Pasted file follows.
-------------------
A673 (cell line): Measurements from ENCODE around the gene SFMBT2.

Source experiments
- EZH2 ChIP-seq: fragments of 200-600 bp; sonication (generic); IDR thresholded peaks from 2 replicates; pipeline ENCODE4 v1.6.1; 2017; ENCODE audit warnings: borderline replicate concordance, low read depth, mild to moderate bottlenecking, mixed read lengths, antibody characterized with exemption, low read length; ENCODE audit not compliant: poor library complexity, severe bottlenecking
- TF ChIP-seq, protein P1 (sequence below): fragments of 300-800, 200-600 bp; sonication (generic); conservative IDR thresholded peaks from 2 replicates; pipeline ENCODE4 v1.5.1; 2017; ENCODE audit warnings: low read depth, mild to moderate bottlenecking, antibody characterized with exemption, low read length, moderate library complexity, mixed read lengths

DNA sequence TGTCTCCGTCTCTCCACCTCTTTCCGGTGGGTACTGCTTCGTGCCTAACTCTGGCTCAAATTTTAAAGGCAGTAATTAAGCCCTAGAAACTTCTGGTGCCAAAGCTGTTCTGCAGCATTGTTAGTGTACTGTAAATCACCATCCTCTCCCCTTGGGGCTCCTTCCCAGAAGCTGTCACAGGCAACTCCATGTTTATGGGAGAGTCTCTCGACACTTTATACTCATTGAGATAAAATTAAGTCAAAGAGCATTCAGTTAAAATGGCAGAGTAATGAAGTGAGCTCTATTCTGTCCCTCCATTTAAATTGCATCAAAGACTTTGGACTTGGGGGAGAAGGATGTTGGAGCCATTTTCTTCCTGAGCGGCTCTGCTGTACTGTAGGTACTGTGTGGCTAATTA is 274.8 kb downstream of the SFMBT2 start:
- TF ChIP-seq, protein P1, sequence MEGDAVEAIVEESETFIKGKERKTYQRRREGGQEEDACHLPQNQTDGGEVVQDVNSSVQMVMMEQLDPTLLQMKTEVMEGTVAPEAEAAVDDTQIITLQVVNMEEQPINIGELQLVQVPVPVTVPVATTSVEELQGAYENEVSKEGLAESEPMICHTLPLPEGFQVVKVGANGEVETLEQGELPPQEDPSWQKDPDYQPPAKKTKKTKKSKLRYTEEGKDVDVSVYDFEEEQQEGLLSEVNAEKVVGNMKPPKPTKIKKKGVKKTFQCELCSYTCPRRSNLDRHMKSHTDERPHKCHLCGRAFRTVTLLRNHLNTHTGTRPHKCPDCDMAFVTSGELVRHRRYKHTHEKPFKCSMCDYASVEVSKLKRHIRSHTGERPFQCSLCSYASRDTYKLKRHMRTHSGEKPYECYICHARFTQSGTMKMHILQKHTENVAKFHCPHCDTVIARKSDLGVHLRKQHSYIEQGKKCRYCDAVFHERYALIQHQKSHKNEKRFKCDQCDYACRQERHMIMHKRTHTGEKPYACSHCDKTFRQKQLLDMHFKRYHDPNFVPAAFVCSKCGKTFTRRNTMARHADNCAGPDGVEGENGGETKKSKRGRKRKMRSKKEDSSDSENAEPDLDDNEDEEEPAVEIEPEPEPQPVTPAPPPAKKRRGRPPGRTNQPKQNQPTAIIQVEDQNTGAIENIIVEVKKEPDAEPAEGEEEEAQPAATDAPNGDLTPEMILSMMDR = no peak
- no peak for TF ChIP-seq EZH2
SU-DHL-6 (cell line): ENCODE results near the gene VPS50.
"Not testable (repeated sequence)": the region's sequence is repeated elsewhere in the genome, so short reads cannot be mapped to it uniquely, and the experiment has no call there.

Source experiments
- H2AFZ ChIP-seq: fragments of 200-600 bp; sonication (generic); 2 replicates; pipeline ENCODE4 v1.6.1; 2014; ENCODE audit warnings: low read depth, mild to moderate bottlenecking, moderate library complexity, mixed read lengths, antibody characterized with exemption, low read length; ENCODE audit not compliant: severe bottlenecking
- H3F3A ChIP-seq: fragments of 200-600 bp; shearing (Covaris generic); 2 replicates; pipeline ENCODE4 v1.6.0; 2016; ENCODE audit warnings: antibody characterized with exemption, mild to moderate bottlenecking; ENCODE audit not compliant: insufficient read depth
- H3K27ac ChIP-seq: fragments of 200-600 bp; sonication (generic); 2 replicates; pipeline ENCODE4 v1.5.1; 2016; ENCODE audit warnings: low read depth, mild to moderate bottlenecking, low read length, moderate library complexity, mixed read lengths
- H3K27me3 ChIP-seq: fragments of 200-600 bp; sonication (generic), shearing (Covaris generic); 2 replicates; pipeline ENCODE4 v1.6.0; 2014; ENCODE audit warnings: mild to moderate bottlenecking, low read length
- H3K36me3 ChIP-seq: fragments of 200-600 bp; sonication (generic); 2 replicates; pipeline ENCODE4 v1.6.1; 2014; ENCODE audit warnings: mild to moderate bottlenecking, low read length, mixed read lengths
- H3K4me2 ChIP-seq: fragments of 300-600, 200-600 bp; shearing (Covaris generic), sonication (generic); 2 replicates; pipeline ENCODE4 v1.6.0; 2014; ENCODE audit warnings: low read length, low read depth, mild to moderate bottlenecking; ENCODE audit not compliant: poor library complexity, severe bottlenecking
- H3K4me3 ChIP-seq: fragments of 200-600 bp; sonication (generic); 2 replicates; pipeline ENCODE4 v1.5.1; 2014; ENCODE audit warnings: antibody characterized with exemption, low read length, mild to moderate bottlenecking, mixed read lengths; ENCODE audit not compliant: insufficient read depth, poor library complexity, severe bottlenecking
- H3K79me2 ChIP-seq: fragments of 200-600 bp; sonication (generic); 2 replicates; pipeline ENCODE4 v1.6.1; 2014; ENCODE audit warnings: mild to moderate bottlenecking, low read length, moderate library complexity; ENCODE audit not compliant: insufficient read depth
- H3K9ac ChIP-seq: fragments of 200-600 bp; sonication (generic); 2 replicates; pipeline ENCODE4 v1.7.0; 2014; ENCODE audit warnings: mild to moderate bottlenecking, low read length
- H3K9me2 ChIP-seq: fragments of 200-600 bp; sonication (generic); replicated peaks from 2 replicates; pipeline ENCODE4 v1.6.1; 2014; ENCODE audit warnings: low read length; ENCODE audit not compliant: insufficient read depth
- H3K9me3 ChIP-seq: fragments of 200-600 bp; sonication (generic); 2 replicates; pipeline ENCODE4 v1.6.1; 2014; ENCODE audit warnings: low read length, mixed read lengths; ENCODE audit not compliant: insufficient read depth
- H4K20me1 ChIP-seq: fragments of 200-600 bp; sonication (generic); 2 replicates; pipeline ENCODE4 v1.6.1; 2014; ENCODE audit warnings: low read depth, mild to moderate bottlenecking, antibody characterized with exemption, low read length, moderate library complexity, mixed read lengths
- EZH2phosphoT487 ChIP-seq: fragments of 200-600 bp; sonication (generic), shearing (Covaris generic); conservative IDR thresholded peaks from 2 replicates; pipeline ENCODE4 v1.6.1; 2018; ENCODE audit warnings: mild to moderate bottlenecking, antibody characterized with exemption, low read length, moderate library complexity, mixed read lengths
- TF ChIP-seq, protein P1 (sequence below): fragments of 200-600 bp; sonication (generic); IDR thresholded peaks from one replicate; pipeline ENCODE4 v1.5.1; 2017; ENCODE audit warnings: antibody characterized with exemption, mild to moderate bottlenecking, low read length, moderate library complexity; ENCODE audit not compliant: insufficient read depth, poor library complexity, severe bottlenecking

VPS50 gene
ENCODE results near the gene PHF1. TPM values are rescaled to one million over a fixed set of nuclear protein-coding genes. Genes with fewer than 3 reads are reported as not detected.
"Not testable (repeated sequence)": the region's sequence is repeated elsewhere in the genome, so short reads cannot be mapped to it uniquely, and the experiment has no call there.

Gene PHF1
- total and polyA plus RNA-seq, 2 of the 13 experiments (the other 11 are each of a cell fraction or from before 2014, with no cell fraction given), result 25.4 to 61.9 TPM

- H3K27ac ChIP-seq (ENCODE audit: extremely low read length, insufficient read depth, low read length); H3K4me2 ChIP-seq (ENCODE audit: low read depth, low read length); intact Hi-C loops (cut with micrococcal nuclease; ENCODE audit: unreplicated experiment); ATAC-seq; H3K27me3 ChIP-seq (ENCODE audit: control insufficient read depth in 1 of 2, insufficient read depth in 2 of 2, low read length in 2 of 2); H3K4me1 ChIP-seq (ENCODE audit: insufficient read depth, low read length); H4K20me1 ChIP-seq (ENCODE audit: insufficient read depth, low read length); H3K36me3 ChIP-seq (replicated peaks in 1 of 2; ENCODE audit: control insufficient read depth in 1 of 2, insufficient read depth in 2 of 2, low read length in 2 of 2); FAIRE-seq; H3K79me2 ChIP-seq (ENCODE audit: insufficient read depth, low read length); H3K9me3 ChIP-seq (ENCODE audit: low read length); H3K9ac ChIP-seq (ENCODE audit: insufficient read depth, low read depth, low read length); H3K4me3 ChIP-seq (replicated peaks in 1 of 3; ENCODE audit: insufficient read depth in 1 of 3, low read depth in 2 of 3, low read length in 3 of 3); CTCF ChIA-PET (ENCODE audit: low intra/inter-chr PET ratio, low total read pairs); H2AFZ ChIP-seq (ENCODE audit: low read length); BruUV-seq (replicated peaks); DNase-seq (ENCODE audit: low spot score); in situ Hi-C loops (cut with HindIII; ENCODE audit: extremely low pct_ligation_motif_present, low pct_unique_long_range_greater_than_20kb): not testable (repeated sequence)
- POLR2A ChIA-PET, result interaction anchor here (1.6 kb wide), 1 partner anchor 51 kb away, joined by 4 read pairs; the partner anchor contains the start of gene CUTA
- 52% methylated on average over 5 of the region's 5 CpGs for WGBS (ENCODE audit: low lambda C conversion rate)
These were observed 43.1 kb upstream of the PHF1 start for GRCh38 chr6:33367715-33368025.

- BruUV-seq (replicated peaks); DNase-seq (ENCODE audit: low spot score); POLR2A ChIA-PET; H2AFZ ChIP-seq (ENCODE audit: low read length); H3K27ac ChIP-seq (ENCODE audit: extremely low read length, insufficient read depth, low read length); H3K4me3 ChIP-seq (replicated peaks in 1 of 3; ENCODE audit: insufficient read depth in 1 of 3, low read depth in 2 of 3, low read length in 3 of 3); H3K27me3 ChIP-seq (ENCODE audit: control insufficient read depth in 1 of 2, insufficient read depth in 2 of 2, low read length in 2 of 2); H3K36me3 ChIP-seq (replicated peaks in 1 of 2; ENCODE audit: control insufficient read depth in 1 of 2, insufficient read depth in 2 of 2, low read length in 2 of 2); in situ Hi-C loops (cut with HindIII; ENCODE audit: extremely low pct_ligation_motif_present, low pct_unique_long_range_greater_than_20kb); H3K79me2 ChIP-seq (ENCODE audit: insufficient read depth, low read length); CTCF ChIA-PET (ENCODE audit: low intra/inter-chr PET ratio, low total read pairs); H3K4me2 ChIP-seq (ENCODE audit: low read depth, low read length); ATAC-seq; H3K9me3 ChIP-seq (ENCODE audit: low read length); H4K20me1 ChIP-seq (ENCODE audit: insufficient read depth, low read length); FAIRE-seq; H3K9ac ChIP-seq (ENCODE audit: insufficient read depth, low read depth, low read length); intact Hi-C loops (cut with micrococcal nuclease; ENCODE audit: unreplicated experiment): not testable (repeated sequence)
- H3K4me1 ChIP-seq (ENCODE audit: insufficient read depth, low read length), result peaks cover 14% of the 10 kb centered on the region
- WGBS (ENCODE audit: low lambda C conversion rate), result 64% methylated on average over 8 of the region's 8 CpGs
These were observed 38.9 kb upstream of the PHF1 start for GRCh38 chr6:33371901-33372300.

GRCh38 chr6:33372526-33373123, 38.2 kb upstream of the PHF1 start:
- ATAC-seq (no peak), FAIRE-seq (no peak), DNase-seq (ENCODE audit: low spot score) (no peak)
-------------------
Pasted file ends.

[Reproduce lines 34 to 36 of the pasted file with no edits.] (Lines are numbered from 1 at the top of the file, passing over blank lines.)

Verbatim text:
- BruUV-seq (replicated peaks); DNase-seq (ENCODE audit: low spot score); POLR2A ChIA-PET; H2AFZ ChIP-seq (ENCODE audit: low read length); H3K27ac ChIP-seq (ENCODE audit: extremely low read length, insufficient read depth, low read length); H3K4me3 ChIP-seq (replicated peaks in 1 of 3; ENCODE audit: insufficient read depth in 1 of 3, low read depth in 2 of 3, low read length in 3 of 3); H3K27me3 ChIP-seq (ENCODE audit: control insufficient read depth in 1 of 2, insufficient read depth in 2 of 2, low read length in 2 of 2); H3K36me3 ChIP-seq (replicated peaks in 1 of 2; ENCODE audit: control insufficient read depth in 1 of 2, insufficient read depth in 2 of 2, low read length in 2 of 2); in situ Hi-C loops (cut with HindIII; ENCODE audit: extremely low pct_ligation_motif_present, low pct_unique_long_range_greater_than_20kb); H3K79me2 ChIP-seq (ENCODE audit: insufficient read depth, low read length); CTCF ChIA-PET (ENCODE audit: low intra/inter-chr PET ratio, low total read pairs); H3K4me2 ChIP-seq (ENCODE audit: low read depth, low read length); ATAC-seq; H3K9me3 ChIP-seq (ENCODE audit: low read length); H4K20me1 ChIP-seq (ENCODE audit: insufficient read depth, low read length); FAIRE-seq; H3K9ac ChIP-seq (ENCODE audit: insufficient read depth, low read depth, low read length); intact Hi-C loops (cut with micrococcal nuclease; ENCODE audit: unreplicated experiment): not testable (repeated sequence)
- H3K4me1 ChIP-seq (ENCODE audit: insufficient read depth, low read length), result peaks cover 14% of the 10 kb centered on the region
- WGBS (ENCODE audit: low lambda C conversion rate), result 64% methylated on average over 8 of the region's 8 CpGs